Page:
Did you know that you should never use hot water when filling the pot to boil pasta? Well, if you've been doing that, stop right this minute. The problem stems from the rust and crud that coat the insides of water heaters. You don't want to eat that.
Last night I made a family favorite, the oft praised Pepperoni Pasta. Everyone loves it because it's seriously tasty. I love it because it is fast and easy to make even on a week night.
1-2 T pure olive oil
1/2 an onion, chopped
2 t fresh chopped and smashed garlic - this dish is one of the few exceptions to my rule that you cannot ever use too much garlic, because here, it is quite possible. So just use either a couple nice sized cloves or four smaller ones.
4-8 oz Good quality pepperoni with the pieces sliced in half (like half moons) - I like Wilson's brand as it has lots of flavor and does not taste greasy or salty to me. Really do not like Hormel. The best pepperoni comes from a great Italian Deli in Pittsburgh called Parma Sausage. I often order their delicious meat. It's worth every penny of the shipping charge. Use four ounces pepperoni if you are counting calories and eight if you want a more substantial meal.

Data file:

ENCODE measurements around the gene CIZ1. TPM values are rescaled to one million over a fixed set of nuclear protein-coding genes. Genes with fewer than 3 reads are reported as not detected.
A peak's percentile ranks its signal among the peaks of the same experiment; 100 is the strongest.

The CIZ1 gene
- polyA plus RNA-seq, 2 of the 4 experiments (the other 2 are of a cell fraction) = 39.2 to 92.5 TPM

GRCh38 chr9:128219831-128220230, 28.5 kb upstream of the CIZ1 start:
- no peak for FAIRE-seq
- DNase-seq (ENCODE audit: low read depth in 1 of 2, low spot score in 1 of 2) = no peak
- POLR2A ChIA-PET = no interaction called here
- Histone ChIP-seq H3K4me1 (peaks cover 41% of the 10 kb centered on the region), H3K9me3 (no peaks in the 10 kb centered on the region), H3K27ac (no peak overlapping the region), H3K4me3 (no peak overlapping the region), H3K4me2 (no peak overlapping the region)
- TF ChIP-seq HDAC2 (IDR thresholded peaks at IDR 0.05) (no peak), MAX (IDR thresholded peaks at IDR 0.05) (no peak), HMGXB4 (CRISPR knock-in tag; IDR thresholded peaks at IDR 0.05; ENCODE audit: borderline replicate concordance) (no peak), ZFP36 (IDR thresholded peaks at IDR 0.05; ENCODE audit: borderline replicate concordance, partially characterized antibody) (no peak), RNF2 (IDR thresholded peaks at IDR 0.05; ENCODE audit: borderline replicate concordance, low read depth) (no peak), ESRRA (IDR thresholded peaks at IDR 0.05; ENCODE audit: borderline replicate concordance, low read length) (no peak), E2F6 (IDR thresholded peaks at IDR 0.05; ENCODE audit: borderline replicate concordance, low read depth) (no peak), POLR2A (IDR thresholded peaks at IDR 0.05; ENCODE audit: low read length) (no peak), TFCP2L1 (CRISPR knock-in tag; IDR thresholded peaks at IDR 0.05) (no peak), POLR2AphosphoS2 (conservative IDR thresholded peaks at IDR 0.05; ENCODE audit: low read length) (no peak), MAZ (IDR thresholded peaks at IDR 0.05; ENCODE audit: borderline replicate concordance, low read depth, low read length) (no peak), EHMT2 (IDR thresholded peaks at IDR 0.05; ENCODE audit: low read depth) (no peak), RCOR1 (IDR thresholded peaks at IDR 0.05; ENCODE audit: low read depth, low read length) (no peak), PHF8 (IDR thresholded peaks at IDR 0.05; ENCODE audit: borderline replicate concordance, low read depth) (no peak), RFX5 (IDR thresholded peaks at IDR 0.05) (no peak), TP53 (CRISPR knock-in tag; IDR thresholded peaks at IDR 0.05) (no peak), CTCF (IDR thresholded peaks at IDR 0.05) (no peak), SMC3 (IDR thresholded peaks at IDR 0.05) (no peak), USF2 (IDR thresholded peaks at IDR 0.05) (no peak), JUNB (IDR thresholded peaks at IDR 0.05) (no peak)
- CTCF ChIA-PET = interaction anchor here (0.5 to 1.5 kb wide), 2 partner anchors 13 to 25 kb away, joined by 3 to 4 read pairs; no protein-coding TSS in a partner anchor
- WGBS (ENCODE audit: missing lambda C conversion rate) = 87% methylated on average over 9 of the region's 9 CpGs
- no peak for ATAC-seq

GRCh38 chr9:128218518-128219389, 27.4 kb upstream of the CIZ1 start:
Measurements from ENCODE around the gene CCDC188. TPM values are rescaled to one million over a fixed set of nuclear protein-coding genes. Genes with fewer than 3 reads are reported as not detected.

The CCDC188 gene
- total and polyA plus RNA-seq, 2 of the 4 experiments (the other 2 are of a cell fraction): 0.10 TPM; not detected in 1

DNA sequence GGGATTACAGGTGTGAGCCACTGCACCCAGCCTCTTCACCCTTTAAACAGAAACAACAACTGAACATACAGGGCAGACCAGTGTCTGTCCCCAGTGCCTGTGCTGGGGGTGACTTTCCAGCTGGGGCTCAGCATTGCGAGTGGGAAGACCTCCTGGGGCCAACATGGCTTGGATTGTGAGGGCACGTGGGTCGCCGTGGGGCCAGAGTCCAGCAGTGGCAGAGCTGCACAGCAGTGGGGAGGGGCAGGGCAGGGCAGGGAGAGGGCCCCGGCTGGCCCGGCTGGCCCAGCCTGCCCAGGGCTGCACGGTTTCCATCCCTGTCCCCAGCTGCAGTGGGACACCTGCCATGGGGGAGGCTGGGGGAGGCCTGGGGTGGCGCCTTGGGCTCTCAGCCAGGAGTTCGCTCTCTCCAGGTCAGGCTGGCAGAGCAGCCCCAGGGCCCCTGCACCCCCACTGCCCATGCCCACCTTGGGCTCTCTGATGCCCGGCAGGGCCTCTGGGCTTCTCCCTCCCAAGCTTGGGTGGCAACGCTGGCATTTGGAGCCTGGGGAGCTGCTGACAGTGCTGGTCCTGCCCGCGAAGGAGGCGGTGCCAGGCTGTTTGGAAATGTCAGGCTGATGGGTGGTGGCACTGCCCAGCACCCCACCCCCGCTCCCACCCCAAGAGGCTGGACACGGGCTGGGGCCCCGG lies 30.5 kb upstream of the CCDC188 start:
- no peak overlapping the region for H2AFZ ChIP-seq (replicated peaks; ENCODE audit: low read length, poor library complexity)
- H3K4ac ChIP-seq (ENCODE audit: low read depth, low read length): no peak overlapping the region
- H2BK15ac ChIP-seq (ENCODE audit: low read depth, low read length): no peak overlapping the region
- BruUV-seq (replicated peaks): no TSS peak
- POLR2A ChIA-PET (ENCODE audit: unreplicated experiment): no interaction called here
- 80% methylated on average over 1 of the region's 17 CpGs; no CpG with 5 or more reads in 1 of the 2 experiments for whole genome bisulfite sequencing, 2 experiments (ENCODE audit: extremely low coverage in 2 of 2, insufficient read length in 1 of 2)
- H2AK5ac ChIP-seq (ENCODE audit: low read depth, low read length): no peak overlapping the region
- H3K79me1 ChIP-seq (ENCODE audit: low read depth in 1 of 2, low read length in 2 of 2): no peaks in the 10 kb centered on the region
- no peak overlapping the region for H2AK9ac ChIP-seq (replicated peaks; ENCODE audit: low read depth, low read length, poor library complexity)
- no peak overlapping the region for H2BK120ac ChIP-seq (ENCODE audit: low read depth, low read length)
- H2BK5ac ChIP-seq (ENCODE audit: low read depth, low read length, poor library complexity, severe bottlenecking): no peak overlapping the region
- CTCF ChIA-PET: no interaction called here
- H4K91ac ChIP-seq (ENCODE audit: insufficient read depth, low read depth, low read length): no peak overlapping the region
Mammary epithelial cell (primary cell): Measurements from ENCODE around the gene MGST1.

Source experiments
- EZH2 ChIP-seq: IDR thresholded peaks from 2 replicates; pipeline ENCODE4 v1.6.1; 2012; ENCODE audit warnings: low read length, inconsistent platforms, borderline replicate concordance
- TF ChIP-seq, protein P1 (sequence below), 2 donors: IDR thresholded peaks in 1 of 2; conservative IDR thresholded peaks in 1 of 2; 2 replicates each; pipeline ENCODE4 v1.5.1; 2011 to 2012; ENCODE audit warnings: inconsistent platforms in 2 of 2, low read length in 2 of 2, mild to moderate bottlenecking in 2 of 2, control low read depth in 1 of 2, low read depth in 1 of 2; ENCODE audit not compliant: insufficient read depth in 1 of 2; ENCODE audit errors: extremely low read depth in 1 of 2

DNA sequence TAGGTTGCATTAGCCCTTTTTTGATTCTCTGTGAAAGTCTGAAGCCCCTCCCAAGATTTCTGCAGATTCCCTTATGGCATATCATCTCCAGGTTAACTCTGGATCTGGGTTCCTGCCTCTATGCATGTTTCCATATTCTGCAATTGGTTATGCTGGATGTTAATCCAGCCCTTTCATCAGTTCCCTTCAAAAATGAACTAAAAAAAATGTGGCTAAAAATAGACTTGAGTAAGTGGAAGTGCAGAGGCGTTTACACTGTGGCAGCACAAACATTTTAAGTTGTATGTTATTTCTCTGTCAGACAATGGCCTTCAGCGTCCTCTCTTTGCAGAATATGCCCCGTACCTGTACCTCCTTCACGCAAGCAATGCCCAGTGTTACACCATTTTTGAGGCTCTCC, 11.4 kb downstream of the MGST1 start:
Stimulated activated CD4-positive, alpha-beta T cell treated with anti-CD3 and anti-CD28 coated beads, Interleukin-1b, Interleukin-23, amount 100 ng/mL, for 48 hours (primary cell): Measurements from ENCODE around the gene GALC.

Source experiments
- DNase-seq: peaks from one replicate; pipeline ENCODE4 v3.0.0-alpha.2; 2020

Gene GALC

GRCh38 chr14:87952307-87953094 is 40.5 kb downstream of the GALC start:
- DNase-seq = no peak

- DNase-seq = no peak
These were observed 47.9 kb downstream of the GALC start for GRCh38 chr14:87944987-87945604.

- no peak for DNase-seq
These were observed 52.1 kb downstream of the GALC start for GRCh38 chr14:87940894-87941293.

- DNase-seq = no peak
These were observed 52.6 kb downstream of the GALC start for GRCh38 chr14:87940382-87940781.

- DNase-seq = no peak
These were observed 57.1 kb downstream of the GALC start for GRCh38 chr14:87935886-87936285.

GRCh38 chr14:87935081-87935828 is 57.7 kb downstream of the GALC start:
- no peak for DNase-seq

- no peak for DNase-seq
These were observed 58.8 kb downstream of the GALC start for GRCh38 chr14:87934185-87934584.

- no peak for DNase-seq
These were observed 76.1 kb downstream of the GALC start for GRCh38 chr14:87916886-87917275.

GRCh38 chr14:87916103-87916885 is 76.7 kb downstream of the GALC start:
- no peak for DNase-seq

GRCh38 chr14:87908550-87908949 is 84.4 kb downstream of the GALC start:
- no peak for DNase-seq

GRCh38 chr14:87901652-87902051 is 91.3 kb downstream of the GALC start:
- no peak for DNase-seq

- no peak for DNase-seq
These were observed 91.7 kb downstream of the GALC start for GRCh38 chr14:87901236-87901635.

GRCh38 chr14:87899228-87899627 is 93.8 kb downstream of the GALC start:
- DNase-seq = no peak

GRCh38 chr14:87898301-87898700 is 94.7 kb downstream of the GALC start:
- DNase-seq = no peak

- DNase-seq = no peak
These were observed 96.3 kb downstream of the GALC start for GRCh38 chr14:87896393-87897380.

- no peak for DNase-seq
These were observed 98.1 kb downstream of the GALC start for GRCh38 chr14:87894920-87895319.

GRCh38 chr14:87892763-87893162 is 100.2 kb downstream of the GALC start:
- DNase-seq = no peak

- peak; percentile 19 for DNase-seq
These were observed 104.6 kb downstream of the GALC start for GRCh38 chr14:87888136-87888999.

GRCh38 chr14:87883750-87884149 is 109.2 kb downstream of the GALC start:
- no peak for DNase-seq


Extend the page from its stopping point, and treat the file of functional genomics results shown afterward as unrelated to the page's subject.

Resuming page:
2 cans diced tomatoes - You can use plain, roasted, or the one with oregano and garlic.
Anywhere from 1/2 to 2/3 of one of those pint sized heavy whipping cream things.
black pepper to taste
1 pound pasta - preferably something like penne. This does not work well with the longer pastas.
What you do:
Prep your onion, garlic, and pepperoni.
Fill the pot with cold water, with some salt added (I have no clue why I do this. Always have but if I remember right, it does help the pasta achieve a state of perfection and you do drain it off), and place the pot on a burner set on high to bring the water to a boil.
Heat the oil in a large skillet over medium heat and when the oil starts shimmering, add the onion. Saute til the onion is clear or even a little browned if you have the patience. Add the garlic and saute for two more minutes.
Add the pepperoni and saute for two more minutes. Add the tomatoes and bring the thing to a nice simmer.
Once the pasta water is boiling, add the pasta. While the pasta is cooking, add the cream to the tomato sauce. Add and stir in batches until it looks lovely to you. Grind some black pepper into the sauce. Taste and determine if you need to add more cream or pepper. Simmer on low while the pasta is cooking.
When the pasta is al dente, drain it well in a colander. Then return it to the pot and dump in the pepperoni sauce. Stir well and serve with some fresh grated Parmigiano Reggiano and a loaf of crusty chewy hot bread to help push the pasta onto your fork and to mop up the remains of the sauce.